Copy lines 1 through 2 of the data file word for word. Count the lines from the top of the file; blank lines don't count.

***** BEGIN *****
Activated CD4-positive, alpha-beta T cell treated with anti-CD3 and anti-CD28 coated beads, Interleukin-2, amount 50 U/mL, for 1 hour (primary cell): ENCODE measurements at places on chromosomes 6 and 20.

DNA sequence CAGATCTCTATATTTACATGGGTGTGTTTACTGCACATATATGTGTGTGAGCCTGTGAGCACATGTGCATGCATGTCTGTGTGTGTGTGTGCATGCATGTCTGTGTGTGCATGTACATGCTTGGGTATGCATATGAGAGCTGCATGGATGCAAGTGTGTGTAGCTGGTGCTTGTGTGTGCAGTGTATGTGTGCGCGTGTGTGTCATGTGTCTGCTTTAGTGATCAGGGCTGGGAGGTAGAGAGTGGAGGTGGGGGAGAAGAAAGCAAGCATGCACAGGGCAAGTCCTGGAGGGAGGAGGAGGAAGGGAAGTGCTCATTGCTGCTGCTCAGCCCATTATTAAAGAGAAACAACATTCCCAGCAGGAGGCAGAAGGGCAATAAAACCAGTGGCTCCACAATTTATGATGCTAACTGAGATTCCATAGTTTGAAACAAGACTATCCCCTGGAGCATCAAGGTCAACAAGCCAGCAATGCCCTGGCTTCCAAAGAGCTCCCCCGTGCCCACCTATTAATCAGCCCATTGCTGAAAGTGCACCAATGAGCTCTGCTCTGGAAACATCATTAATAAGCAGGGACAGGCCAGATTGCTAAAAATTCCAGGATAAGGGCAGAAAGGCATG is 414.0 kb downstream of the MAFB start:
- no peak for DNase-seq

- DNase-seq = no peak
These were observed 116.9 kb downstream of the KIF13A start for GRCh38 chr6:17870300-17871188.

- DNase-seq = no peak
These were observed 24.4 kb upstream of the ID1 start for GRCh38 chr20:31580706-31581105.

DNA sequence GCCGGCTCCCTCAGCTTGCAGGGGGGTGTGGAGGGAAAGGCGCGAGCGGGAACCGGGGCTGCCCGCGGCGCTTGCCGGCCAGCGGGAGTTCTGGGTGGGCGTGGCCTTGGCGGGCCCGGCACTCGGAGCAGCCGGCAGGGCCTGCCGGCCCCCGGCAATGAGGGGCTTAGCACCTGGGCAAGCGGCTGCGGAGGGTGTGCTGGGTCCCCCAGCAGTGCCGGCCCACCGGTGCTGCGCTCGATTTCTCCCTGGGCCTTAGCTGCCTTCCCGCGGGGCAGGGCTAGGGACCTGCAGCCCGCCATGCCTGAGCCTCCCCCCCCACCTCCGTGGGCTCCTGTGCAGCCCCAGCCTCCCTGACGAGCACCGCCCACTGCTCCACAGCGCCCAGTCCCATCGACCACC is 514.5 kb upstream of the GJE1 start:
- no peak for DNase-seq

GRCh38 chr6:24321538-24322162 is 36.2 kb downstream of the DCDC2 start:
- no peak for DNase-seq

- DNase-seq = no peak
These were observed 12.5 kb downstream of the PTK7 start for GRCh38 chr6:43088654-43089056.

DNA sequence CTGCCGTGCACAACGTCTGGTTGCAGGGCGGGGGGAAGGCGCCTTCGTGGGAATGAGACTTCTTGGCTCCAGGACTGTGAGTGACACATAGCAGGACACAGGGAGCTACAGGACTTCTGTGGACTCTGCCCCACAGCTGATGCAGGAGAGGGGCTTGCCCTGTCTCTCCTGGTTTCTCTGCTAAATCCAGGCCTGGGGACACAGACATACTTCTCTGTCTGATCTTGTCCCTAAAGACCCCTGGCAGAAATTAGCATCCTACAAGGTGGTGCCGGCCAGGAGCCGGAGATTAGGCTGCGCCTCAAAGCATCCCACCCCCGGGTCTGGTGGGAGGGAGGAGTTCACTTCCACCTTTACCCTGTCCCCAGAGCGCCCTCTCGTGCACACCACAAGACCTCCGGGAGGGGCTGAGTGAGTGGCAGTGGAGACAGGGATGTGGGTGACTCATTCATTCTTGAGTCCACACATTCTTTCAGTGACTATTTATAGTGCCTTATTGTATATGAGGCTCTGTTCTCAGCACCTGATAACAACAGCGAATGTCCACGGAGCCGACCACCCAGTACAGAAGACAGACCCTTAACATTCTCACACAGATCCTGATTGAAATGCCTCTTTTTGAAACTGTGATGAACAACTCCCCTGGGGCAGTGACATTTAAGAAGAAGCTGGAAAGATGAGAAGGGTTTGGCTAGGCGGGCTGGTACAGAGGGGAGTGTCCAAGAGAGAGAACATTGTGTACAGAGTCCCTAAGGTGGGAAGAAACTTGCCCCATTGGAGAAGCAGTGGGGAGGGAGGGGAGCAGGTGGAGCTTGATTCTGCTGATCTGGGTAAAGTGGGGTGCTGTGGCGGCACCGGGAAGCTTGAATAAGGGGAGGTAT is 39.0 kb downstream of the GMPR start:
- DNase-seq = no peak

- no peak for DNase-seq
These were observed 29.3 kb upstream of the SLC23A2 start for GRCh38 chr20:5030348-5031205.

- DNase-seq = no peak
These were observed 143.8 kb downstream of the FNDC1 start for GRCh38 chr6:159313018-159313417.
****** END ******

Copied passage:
Activated CD4-positive, alpha-beta T cell treated with anti-CD3 and anti-CD28 coated beads, Interleukin-2, amount 50 U/mL, for 1 hour (primary cell): ENCODE measurements at places on chromosomes 6 and 20.

DNA sequence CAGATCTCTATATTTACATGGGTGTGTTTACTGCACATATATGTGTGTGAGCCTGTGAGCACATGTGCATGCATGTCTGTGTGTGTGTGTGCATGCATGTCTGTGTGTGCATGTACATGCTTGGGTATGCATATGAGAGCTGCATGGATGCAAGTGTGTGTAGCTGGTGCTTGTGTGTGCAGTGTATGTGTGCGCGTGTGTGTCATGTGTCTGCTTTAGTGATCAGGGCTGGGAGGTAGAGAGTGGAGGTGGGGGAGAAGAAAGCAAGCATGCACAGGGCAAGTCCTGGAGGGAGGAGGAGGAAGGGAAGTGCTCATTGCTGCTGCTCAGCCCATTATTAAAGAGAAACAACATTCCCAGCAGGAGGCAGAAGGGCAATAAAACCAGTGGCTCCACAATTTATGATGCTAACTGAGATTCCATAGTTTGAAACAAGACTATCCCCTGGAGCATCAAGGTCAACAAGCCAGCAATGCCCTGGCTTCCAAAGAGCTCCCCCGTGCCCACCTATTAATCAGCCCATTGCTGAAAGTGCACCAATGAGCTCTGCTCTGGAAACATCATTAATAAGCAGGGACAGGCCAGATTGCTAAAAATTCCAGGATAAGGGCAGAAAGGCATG is 414.0 kb downstream of the MAFB start: